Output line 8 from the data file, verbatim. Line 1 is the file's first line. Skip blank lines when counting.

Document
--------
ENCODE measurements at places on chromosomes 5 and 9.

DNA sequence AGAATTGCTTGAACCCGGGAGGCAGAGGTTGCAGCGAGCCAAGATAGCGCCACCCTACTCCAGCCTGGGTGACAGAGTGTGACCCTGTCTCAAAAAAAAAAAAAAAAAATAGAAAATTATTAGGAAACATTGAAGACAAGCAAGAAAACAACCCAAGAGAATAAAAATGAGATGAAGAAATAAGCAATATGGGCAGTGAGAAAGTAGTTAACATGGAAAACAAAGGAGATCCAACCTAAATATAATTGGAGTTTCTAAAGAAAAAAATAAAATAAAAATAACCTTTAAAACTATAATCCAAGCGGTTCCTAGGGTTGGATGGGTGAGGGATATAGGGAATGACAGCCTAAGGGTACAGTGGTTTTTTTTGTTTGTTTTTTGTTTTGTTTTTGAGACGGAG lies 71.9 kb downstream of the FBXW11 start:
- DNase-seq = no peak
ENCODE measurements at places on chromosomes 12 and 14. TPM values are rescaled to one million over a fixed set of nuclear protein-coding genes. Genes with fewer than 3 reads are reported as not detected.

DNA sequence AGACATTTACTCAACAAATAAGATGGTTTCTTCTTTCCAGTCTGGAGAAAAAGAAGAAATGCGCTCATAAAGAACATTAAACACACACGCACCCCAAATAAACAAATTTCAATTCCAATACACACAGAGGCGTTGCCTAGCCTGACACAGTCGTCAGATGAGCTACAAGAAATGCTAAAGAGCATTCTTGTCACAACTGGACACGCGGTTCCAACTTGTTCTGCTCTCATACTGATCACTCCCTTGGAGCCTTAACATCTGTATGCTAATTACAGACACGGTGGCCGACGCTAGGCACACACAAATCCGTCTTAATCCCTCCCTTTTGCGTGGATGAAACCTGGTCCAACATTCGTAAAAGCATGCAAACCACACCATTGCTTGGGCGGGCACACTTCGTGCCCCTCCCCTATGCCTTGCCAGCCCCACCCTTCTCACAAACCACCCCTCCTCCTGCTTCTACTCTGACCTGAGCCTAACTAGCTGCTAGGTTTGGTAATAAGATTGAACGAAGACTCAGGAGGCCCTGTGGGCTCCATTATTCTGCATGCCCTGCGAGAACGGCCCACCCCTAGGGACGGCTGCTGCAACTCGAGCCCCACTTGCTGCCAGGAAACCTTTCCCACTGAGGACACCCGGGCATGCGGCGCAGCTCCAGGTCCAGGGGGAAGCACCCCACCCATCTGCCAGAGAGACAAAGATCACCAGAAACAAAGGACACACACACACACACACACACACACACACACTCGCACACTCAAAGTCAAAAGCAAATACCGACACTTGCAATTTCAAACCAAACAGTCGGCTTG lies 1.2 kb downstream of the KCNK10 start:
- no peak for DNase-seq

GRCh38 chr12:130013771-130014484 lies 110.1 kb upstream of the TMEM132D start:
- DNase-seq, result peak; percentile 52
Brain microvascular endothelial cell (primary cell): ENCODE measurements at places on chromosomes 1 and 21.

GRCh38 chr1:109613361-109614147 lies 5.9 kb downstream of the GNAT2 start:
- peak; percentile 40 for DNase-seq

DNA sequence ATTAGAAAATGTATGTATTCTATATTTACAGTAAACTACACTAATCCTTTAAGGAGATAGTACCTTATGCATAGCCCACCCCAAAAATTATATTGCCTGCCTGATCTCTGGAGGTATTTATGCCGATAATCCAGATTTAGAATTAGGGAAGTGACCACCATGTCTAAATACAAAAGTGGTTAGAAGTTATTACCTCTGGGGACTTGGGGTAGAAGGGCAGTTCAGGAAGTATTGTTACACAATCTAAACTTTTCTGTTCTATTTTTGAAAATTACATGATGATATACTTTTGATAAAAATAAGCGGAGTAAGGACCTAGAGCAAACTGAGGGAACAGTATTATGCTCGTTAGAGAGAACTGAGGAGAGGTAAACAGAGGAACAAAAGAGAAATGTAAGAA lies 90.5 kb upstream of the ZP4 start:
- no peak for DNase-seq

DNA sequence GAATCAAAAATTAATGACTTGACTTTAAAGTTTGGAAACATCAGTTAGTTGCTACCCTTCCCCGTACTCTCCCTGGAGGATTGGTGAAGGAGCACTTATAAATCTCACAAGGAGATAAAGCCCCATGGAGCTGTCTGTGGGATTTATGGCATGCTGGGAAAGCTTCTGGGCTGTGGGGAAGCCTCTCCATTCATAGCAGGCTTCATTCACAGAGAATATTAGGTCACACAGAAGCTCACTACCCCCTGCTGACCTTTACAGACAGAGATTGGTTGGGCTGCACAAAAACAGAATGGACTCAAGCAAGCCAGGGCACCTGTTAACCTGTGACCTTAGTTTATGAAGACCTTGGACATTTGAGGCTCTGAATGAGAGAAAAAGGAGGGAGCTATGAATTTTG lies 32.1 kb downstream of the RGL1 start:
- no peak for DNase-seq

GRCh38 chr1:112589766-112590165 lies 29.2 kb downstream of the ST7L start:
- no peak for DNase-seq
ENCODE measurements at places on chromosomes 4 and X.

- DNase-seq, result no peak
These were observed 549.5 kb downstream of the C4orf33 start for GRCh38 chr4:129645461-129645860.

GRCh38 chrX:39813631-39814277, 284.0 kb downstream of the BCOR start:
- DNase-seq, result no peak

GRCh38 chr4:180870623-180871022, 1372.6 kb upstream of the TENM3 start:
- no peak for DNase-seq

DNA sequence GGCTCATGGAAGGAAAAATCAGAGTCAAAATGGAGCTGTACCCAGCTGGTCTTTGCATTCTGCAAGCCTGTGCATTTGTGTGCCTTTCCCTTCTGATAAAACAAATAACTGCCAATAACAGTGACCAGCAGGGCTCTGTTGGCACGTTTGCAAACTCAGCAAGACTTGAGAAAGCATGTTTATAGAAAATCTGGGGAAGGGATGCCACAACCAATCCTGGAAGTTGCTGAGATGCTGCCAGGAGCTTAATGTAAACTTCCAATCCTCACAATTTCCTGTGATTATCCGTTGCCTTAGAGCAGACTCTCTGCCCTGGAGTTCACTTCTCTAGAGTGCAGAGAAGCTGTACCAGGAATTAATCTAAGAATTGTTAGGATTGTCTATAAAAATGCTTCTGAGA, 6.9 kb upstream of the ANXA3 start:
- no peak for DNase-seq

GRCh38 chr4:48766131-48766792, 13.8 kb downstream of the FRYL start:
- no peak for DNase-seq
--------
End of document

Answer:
- DNase-seq, result peak; percentile 52